Wanting Qu moved to Canada from China as a teenager in order to improve her English and attend school. Although she stuck to the plan for the first few years, by 2005 she was focusing most of her attention on writing and performing songs on piano, while sidestepping parental pressure to pursue a career in business.
During the summer of 2009, Qu took some music courses at UBC and was in the process of applying for a full-time program when something big happened: Terry McBride contacted her. McBride is CEO of the Nettwerk Music Group, which has managed artists such as Sarah McLachlan, Dido, and Coldplay, and Qu had sent him a demo of her music. Soon after meeting her, McBride signed Qu to the label. Since that pivotal summer, Qu, who sings in English and Mandarin, has become a platinum-plated superstar in Asia with millions of fans. (This has not gone unnoticed by Tourism Vancouver, which appointed her Vancouver’s first tourism ambassador to China in 2013.)
With her home base in Vancouver, Qu has been leading a dual life: superstardom in Asia and relative obscurity in North America. Determined to crack the market here, she has released an English language album and last year went on tour at venues across North America. You can watch how her career unfolds by following her on social media:
What is your most prized possession?
My life experiences. They are something nobody else has and they teach me how to become a better person.
Describe the place you most like to spend time.
Singer-songwriters need alone time. I like spending time in my home to think, reflect and write songs. If you’d asked me three years ago, I’d have said Hawaii, because I love warmth, nature and swimming with turtles.
What was the last thing you read?
The Consequences – a book I bought when stuck at the airport because of the cover image. I spend a lot of time on planes and so have usually seen all the movies.
What or who makes you laugh out loud?
What’s the most important lesson you ever learned?
That everything happens for a reason. If you expect something to happen and it doesn’t, just be patient and know there is a reason. You won’t know what it is immediately, but you’ll know eventually.
What’s your idea of the perfect day?
It would start after a really good sleep. It has to be sunny and warm and I’d have to be near the oceans or mountains – close to nature. I would spend it surrounded by love.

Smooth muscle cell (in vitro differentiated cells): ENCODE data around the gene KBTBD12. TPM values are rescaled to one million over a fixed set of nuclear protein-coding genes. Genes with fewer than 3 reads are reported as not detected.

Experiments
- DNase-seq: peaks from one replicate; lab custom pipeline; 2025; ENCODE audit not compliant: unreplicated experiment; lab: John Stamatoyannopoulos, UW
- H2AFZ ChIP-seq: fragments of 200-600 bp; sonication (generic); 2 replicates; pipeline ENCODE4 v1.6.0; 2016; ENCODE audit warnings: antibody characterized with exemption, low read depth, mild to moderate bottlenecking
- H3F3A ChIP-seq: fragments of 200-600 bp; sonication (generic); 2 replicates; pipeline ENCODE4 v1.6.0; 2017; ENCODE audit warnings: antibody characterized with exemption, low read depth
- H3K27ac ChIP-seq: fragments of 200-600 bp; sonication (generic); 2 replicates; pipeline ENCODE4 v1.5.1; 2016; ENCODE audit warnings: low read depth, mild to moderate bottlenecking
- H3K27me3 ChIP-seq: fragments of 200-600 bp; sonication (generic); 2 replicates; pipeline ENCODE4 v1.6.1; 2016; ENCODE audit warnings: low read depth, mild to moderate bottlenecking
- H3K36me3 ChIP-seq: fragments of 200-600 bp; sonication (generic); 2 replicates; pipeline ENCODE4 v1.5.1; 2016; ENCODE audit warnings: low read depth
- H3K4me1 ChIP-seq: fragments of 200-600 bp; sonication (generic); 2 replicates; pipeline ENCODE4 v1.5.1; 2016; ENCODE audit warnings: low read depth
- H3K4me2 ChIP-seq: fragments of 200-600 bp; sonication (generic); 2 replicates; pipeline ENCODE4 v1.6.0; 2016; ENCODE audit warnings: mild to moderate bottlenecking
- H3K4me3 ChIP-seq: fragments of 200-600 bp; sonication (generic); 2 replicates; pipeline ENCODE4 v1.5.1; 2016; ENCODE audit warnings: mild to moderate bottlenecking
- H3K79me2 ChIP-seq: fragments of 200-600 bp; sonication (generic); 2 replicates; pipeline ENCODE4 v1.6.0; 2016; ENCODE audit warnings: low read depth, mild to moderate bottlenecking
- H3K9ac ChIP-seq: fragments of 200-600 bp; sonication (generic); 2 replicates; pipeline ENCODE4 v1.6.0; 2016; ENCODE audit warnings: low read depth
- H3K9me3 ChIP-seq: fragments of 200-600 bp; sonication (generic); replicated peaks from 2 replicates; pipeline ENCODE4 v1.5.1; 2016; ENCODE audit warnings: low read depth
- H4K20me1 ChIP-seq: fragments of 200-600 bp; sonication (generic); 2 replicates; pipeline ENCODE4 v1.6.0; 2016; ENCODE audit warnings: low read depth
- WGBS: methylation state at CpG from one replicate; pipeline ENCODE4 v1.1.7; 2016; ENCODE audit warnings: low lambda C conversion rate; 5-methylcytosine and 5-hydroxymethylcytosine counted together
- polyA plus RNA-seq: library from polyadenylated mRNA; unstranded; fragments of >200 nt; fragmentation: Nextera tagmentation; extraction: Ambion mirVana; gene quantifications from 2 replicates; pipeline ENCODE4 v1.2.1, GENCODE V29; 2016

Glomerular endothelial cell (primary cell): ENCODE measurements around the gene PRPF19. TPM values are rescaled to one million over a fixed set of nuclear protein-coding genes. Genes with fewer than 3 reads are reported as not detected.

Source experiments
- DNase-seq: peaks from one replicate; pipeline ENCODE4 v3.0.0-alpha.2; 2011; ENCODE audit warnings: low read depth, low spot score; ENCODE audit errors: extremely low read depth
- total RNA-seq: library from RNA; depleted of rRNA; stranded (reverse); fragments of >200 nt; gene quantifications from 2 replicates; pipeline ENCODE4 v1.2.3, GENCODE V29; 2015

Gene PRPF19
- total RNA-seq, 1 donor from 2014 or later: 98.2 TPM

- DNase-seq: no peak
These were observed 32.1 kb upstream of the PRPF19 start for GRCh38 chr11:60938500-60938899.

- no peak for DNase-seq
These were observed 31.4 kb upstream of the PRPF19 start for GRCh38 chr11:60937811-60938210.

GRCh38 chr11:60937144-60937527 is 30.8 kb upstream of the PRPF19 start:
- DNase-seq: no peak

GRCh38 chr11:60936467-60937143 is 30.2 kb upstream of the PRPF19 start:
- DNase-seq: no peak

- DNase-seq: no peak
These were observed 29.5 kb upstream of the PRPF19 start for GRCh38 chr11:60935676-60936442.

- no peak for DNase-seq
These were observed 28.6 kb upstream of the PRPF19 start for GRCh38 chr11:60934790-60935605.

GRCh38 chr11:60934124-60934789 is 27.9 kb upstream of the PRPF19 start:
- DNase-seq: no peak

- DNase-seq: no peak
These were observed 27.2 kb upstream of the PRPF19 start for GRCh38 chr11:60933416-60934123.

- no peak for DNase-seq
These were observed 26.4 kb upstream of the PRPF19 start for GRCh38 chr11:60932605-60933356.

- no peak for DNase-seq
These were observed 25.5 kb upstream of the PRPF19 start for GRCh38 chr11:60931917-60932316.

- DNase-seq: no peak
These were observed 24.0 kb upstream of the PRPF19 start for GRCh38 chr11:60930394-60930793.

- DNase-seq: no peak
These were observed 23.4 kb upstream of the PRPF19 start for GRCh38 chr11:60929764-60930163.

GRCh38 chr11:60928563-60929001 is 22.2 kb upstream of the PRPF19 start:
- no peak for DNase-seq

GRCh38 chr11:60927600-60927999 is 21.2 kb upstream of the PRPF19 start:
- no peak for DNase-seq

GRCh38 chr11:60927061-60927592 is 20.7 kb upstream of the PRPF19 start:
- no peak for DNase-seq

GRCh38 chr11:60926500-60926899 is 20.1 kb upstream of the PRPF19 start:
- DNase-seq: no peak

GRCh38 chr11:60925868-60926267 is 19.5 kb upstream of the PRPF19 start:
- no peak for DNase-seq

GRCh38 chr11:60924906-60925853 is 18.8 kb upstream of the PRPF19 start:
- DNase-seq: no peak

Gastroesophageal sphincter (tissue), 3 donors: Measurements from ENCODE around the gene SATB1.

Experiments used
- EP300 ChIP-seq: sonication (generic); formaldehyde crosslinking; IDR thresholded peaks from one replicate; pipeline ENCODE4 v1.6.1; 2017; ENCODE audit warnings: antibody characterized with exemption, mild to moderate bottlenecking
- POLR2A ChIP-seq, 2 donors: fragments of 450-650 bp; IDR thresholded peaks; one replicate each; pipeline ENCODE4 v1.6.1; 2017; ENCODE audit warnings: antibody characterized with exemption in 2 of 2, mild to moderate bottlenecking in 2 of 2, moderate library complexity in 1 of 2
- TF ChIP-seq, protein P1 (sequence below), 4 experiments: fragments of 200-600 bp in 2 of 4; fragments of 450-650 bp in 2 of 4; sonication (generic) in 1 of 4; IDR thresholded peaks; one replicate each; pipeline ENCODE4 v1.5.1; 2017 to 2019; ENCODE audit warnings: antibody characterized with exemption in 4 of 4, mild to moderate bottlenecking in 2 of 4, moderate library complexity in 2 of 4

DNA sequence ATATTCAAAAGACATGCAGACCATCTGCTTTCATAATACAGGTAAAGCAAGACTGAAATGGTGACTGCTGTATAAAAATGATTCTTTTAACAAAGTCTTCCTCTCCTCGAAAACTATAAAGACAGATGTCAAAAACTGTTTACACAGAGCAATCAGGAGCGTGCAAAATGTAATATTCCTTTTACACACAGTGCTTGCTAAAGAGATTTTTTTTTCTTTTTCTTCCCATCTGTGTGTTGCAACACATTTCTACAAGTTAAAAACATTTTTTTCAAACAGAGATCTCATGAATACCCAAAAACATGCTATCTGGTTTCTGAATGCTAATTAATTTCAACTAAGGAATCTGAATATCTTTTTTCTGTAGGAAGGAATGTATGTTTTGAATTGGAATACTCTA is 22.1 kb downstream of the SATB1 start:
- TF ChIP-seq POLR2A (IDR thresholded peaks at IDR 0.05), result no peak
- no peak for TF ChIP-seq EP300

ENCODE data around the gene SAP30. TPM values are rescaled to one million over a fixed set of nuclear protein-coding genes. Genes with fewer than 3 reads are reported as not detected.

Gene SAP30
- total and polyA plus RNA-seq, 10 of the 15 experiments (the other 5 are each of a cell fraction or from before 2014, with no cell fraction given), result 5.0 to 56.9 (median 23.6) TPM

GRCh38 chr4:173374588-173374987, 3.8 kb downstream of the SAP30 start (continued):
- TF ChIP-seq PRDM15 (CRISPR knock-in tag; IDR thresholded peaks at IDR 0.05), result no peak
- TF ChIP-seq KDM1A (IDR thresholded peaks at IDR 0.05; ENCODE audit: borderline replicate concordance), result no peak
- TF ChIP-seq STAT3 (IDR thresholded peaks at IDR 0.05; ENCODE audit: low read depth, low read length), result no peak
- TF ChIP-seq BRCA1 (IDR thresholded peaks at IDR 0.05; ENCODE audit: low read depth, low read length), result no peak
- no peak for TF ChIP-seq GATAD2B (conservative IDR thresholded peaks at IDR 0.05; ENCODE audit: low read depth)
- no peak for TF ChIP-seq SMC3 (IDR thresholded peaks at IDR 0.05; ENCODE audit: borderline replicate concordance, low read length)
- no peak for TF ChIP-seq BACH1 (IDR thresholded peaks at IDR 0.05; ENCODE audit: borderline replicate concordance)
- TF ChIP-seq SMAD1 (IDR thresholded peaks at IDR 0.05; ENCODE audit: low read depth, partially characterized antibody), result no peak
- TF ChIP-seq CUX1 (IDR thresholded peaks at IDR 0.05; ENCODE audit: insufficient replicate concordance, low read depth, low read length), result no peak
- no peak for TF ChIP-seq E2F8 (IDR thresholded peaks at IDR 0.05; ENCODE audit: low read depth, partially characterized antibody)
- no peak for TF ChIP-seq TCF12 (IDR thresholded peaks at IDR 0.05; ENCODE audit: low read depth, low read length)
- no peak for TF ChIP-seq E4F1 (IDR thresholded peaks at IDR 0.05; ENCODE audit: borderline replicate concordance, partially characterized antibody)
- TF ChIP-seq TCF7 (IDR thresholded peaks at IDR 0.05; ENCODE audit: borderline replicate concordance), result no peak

What was your nickname at school?
Chili pepper. I was feisty and would always think I was right. Now I’m nicer and more diplomatic.
What would be the title of your biography?
The Things You Don’t Know about Wanting Or: Life is Like a Movie
What item have you owned for the longest time?
I came to Canada from China when I was 16. I still have a traditional Chinese dress from my childhood and a lot of photos.
What is your latest purchase?
Recording software for a friend.
Whom do you most admire (living or dead) and why?
I admire Amy Winehouse – not because of her personal lifestyle, but because she was so real and so vulnerable. She didn’t sugarcoat anything. I find her honesty brave and rare. It touched a lot of people.
What would you like your epitaph to say?
“She lives on through her music.”
If you could invent something, what would it be?
A potion that makes someone understand how others feel and think. If everybody understood each other there would be more harmony in the world.
In which era would you most like to have lived, and why?
I’d be a flying dinosaur, millions of years ago.
What are you afraid of?
Name the skill or talent you would most like to have.
I wish I could do my own accounting and I wish I could speak more languages.
Which three pieces of music would you take to that desert island?
Coldplay: “Fix You”; Amy Winehouse: “Our Day Will Come” ; and anything from the movie soundtrack by Hans Zimmer for The Holiday
Which famous person (living or dead) do you think (or have you been told) you most resemble?
My friends in Asia say I look like the writer Sanmao. My younger fans say my music style reminds them of Taylor Swift.
What is your pet peeve?
Stupid and slow computers that don’t do what they’re told.
What are some of your UBC highlights?
I took a Balinese music course in the summer of 2009. I had to learn to play a Balinese instrument and all the different rhythms, and the teacher was awesome. The campus is beautiful, but the music school is too far away from the SUB. Sometimes there wouldn’t be time to get there and back for lunch!